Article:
Selma-Soriano, E., Casillas-Serra, C., Artero, R., Llamusi, B., Navarro, J. A. and Redon, J. (2021). Rabphilin silencing causes dilated cardiomyopathy in a Drosophila model of nephrocyte damage. Sci Rep 11(1): 15287. PubMed ID: 34315987
Heart failure (HF) and the development of chronic kidney disease (CKD) have a direct association. Both can be cause and consequence of the other. Many factors are known, such as diabetes or hypertension, which can lead to the appearance and/or development of these two conditions. However, it is suspected that other factors, namely genetic ones, may explain the differences in the manifestation and progression of HF and CKD among patients. One candidate factor is Rph, a gene expressed in the nervous and excretory system in mammals and Drosophila, encoding a Rab small GTPase family effector protein implicated in vesicular trafficking. Rph is expressed in the Drosophila heart, and the silencing of Rph gene expression in this organ had a strong impact in the organization of fibers and functional cardiac parameters. Specifically, a significant increase was observed in diastolic and systolic diameters of the heart tube, which is a phenotype that resembles dilated cardiomyopathy in humans. Importantly, this study also showed that silencing of Rabphilin (Rph) expression exclusively in the pericardial nephrocytes, which are part of the flies' excretory system, brings about a non-cell-autonomous effect on the Drosophila cardiac system. In summary, this work demonstrates the importance of Rph in the fly cardiac system and how silencing Rph expression in nephrocytes affects the Drosophila cardiac system.
Brooks, D. S., Vishal, K., Bawa, S., Alder, A. and Geisbrecht, E. R. (2021). Integration of proteomic and genetic approaches to assess developmental muscle atrophy. Faseb j 35(10): e21914 J Exp Biol. PubMed ID: 34547132
Muscle atrophy, or a decline in muscle protein mass, is a significant problem in the aging population and in numerous disease states. Unraveling molecular signals that trigger and promote atrophy may lead to a better understanding of treatment options; however, there is no single cause of atrophy identified to date. To gain insight into this problem, changes in protein profiles during muscle atrophy were investigated in Manduca sexta and Drosophila melanogaster. The use of insect models provides an interesting parallel to probe atrophic mechanisms since these organisms undergo a normal developmental atrophy process during the pupal transition stage. Leveraging the inherent advantages of each model organism, protein signature changes were defined during Manduca intersegmental muscle (ISM) atrophy and then used genetic approaches to confirm their functional importance in the Drosophila dorsal internal oblique muscles (DIOMs). The data reveal an upregulation of proteasome and peptidase components and a general downregulation of proteins that regulate actin filament formation. Surprisingly, thick filament proteins that comprise the A band are increased in abundance, providing support for the ordered destruction of myofibrillar components during developmental atrophy. The actin filament regulator Ciboulot (Cib) was uncovered as a novel regulator of muscle atrophy. These insights provide a framework towards a better understanding of global changes that occur during atrophy and may lead to eventual therapeutic targets.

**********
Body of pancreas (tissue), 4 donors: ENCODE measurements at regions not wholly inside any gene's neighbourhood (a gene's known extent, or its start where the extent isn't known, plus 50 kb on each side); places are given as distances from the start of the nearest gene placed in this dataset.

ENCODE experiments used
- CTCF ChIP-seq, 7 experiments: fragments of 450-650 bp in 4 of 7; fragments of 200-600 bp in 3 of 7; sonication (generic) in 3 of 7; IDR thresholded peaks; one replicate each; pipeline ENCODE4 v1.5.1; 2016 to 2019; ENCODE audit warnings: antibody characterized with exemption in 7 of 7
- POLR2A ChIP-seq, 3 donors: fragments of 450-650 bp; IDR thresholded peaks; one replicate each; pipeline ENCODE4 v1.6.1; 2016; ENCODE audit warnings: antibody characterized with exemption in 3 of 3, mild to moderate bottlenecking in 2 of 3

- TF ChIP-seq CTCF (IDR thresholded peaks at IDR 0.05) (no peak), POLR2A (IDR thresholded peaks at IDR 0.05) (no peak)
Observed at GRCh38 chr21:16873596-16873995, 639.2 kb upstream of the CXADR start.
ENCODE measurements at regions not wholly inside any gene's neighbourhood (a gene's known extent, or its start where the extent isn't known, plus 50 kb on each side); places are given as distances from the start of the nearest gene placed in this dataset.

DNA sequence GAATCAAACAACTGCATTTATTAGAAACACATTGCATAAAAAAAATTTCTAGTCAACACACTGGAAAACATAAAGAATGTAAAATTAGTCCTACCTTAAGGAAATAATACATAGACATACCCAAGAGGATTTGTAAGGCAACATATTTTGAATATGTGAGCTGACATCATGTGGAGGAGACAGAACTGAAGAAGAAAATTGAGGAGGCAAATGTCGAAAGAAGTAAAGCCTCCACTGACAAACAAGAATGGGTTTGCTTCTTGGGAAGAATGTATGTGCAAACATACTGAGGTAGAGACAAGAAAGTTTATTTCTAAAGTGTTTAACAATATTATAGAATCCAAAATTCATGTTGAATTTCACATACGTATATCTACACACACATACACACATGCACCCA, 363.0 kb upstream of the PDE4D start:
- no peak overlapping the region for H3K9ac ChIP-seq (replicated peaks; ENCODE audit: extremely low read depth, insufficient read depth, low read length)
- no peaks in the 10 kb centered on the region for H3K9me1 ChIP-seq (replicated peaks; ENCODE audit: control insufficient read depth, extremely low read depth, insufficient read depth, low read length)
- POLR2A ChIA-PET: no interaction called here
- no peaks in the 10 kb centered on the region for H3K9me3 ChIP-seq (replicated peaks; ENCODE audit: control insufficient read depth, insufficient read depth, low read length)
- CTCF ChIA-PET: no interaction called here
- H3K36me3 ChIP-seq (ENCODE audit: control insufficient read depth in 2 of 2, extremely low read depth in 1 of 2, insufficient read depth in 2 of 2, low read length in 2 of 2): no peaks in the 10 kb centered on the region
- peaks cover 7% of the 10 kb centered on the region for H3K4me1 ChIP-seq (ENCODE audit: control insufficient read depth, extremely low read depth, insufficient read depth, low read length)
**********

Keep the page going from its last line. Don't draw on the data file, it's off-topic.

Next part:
Blazquez-Bernal, A., Fernandez-Costa, J. M., Bargiela, A. and Artero, R. (2021). Inhibition of autophagy rescues muscle atrophy in a LGMDD2 Drosophila model. Faseb j 35(10): e21914. PubMed ID: 34547132
Limb-girdle muscular dystrophy D2 (LGMDD2) is an ultrarare autosomal dominant myopathy caused by mutation of the normal stop codon of the TNPO3 nuclear importin. The mutant protein carries a 15 amino acid C-terminal extension associated with pathogenicity. This study reports the first animal model of the disease by expressing the human mutant TNPO3 gene in Drosophila musculature or motor neurons and concomitantly silencing the endogenous expression of the fly protein ortholog, Tnpo-SR. A similar genotype expressing wildtype TNPO3 served as a control. Phenotypes characterization revealed that mutant TNPO3 expression targeted at muscles or motor neurons caused LGMDD2-like phenotypes such as muscle degeneration and atrophy, and reduced locomotor ability. Notably, LGMDD2 mutation increase TNPO3 at the transcript and protein level in the Drosophila model. Upregulated muscle autophagy observed in LGMDD2 patients was also confirmed in the fly model, in which the anti-autophagic drug chloroquine was able to rescue histologic and functional phenotypes. Overall, this study provides a proof of concept of autophagy as a target to treat disease phenotypes, and a neurogenic component is proposed to explain mutant TNPO3 pathogenicity in diseased muscles.